The world of work is changing. New working methods and tools and a changed, flexible working environment are shaping everyday working life. However, we still spend most of our time in the office, seated. It is therefore even more important to accurately adjust your office swivel chair, to give you the best possible support when working at the desk.
The formula you need to apply to find the best seating height is simple: with your feet placed firmly on the ground, the angle created by your calves and thighs in a seated position should be 90°. The front edge of the chair should then be the same height as the hollow of your knee. When positioning your body as far back as possible in the seat of the chair, you should always be able to fit one or two fingers between your leg and the seat’s front edge so as not to cut off circulation. For the very same reason, you should not cross your legs. This may seem like the most comfortable position to you, but in the long run, the tilted position of the pelvis is harmful to our posture and impairs the blood circulation. You should therefore ‘treat’ your legs to freedom.
The back rest of a good office swivel chair should be adjustable to your weight and your body size, to create adequate counter-pressure to any movements you make. Take a seat, relax your shoulders and drop your arms so that they are positioned slightly towards your back. Then adjust the back rest so that when leaning back, it gently leans into you. Not too much. And not too little. When you stretch your arms out in front of you, the back rest should support the movement. If this is the case, the chair is properly adjusted. The height of the back rest should reach the top point of your shoulder blades. The curvature in the lower section of the back rest (lordosis support) should be approximately waist-high. And in the last step, adjust the arm rests of your chair: For this, drop your arms to your sides in a relaxed position. Angle your arm so that it forms a 90° angle. When your elbows can rest loosely on the arm rest, they perfectly alleviate the shoulder region.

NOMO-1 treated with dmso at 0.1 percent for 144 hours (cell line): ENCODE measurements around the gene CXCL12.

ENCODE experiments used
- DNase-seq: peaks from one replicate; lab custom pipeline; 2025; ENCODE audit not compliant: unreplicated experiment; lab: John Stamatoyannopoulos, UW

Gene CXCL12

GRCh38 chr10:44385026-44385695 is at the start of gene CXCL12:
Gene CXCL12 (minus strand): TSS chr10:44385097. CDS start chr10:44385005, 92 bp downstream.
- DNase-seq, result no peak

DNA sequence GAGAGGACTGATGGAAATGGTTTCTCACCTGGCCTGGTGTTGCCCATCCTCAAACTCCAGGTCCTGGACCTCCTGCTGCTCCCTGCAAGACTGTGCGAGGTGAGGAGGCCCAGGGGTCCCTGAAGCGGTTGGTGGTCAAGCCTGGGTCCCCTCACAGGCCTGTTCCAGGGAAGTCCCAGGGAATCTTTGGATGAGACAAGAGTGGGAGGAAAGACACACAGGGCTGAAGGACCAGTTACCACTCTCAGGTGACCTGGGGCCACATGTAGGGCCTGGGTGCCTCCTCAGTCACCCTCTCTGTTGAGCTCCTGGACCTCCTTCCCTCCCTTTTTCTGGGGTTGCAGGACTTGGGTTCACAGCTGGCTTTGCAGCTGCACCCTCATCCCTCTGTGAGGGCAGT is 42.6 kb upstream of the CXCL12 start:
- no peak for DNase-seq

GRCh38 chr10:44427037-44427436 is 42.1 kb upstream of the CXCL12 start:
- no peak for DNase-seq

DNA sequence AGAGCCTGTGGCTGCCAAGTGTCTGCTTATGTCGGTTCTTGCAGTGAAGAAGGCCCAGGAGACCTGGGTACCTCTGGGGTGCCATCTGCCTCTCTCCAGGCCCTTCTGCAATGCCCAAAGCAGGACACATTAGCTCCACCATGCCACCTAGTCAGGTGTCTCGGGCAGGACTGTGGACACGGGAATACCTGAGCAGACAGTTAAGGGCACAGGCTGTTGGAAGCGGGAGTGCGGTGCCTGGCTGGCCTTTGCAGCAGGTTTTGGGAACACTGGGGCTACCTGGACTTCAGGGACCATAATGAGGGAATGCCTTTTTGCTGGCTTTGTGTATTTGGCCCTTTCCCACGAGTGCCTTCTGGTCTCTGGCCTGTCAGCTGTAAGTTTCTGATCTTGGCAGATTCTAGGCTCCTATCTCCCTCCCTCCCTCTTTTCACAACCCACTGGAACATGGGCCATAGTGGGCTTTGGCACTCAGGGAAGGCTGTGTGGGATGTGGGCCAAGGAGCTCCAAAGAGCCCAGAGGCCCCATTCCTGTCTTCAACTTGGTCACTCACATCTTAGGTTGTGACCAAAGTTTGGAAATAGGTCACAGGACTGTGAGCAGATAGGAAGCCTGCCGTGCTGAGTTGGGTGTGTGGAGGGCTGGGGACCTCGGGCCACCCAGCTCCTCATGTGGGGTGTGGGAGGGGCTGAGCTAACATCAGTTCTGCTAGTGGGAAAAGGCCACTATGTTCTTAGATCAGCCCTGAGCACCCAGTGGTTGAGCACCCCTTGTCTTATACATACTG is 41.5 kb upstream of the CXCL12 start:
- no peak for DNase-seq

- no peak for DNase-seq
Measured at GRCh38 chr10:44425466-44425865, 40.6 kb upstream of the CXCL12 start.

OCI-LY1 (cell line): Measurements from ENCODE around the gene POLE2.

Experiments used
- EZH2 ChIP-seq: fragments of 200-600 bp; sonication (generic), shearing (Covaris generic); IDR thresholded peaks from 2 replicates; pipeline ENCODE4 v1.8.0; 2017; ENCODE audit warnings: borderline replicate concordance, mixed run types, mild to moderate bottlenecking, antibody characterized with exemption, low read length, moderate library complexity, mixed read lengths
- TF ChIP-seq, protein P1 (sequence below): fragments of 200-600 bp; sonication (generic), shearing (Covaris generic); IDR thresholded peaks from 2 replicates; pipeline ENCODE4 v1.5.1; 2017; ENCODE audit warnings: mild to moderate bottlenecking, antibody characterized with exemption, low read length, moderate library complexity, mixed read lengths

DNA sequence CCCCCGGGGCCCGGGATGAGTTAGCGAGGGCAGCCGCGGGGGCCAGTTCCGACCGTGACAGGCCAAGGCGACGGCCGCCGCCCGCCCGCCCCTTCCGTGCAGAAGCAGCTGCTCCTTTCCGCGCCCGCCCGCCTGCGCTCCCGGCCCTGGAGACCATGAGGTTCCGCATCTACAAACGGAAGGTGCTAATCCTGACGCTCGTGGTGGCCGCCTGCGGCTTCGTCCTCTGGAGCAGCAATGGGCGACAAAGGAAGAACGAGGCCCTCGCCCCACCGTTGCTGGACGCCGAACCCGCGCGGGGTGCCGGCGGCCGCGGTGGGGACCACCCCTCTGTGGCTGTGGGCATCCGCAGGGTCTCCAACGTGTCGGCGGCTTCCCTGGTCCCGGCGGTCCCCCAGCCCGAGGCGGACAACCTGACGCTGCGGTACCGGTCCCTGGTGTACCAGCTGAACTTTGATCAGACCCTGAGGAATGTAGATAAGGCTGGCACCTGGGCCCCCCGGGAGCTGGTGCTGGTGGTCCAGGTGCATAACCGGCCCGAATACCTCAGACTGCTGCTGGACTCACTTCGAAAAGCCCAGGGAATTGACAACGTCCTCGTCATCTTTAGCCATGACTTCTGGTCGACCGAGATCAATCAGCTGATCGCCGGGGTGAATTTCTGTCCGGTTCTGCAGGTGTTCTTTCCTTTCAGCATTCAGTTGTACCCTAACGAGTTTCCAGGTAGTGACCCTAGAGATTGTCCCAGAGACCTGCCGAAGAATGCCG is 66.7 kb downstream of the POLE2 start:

Adjusting the height of the desk
Attuned to a correctly adjusted swivel chair, you can now set your desk to the correct ergonomic height. Take a seat in front of your desk and adjust the table top to the height of your arm rests. When typing a lot, you can lower the desk by the height of the keyboard, i.e. by a further one to two centimetres. Wrist rests in front of the keyboard relieve shoulders, the neck and the joints while typing. Adjust the monitor in front of you – for the best experience it should be straight ahead of you – and observe a distance of a minimum arm’s length (which is around 50-80 cm). The monitor’s top edge should not be above your eye line.